Easily the best science-fiction series I've ever read. Three reasons why:
Categorised as 'hard science fiction', the plots within the book, however complicated or surreal, are firmly within the realms of scientific possibility. Don't get me wrong, I love books set in realms of fantasy and magic. But TTP's foundation of realism instils an irreplicable sense of wonder that accompanies the knowledge that everything described - inter-dimensional travel, light speed propulsion, folding hoverbikes - will one day be possible.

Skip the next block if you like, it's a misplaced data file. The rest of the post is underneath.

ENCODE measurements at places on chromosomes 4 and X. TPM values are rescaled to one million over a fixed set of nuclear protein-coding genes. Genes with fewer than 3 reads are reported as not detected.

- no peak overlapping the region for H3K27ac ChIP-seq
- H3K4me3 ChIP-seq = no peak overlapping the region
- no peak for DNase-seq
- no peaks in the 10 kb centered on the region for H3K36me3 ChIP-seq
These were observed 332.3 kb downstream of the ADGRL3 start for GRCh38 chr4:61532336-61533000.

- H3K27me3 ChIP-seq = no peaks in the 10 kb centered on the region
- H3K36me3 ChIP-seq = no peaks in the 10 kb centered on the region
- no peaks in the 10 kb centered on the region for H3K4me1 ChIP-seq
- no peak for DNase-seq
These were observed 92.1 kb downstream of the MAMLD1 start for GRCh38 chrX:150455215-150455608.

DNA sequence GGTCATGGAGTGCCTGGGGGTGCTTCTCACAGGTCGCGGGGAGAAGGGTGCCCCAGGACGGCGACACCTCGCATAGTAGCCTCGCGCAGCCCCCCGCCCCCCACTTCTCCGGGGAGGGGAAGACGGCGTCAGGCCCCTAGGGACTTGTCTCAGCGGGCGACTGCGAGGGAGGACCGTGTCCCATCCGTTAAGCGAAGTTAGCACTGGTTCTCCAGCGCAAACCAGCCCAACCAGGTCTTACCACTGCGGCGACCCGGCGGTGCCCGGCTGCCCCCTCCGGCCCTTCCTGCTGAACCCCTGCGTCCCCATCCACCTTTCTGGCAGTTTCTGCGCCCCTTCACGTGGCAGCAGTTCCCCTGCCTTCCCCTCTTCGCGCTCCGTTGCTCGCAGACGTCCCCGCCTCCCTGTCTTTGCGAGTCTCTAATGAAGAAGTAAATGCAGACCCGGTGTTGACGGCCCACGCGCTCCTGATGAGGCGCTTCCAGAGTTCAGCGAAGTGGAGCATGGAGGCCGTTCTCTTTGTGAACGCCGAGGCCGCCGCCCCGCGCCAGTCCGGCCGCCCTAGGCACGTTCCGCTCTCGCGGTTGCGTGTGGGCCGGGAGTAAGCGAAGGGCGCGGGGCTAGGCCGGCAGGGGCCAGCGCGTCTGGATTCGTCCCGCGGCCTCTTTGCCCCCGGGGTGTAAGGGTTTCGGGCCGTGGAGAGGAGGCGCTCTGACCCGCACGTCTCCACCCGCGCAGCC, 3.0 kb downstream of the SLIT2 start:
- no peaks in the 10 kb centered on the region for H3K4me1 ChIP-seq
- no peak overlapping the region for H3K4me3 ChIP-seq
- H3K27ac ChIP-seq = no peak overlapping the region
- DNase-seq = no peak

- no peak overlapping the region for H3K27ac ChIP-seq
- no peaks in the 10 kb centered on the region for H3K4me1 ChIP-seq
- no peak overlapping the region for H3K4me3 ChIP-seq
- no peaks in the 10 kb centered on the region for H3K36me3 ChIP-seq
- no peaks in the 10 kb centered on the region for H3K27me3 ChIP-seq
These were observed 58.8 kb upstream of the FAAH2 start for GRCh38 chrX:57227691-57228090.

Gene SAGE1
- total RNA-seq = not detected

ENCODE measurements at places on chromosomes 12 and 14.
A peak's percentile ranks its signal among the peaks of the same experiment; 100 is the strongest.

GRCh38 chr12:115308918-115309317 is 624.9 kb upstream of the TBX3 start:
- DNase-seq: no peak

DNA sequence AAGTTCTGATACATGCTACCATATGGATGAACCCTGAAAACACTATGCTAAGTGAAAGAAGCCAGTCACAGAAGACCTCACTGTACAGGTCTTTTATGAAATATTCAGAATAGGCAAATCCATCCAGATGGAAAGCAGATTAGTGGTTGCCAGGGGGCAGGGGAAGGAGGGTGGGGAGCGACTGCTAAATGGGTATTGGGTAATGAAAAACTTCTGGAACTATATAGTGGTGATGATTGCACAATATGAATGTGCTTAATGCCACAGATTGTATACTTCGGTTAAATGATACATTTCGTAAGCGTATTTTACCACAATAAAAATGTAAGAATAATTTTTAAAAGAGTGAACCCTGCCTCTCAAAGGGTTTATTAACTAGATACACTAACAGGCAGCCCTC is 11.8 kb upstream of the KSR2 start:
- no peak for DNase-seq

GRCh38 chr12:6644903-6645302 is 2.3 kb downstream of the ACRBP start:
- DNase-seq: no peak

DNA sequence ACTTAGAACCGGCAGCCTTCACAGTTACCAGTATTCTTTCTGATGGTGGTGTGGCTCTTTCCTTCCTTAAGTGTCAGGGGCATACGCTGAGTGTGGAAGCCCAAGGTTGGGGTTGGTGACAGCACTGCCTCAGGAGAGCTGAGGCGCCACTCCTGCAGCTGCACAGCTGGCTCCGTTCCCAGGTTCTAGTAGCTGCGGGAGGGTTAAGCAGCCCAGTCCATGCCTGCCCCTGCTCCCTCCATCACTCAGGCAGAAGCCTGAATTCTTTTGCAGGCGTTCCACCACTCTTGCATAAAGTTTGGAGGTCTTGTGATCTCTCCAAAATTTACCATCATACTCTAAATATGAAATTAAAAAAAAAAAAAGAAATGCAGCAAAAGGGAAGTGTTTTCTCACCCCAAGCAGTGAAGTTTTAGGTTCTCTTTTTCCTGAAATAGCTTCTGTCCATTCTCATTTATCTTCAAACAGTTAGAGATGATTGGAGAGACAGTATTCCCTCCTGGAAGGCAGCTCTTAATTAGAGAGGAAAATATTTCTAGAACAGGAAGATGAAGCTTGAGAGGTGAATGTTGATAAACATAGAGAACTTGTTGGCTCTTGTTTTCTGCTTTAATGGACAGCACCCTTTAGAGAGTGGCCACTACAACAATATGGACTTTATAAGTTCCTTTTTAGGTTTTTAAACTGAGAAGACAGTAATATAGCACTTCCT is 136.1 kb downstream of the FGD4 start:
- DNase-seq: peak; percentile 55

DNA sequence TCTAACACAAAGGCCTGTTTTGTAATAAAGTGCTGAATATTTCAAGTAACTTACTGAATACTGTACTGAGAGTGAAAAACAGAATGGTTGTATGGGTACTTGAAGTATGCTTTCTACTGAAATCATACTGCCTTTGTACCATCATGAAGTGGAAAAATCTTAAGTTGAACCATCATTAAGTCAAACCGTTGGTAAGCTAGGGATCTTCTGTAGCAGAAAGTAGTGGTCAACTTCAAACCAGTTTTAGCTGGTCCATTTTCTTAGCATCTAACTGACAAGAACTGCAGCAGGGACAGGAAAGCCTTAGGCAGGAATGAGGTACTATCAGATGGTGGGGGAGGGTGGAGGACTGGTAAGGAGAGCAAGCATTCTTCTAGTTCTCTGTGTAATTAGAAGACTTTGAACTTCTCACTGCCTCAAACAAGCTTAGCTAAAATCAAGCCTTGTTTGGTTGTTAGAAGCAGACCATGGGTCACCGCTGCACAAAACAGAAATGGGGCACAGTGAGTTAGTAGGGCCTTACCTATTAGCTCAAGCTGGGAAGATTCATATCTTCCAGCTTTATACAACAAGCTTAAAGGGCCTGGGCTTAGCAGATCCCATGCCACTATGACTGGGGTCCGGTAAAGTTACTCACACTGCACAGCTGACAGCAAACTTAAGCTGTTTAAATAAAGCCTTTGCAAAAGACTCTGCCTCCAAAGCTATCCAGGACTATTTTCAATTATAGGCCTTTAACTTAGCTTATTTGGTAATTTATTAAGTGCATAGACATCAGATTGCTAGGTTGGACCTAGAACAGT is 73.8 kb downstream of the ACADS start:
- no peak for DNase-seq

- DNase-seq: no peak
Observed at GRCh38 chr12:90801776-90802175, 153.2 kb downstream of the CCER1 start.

Beginning against the backdrop of the gruelling Chinese Cultural Revolution, the fate of the world is intertwined with Chinese culture and way of life. Rarely do we see English novels that dive so deeply into this segment of history. Of course, the book was originally published in Chinese, which makes its Hugo Award all the more notable. (The award assesses the version translated into English).
Perhaps most impressively, Liu offers a truly pragmatic insight into human nature, prompting us to question our core beliefs about what is 'right'. He illustrates values through extreme and conflicting paradigms; eroding morality in the face of death, unwilling sacrifices for the greater good and a supposed sense of righteousness that ultimately destroys the world.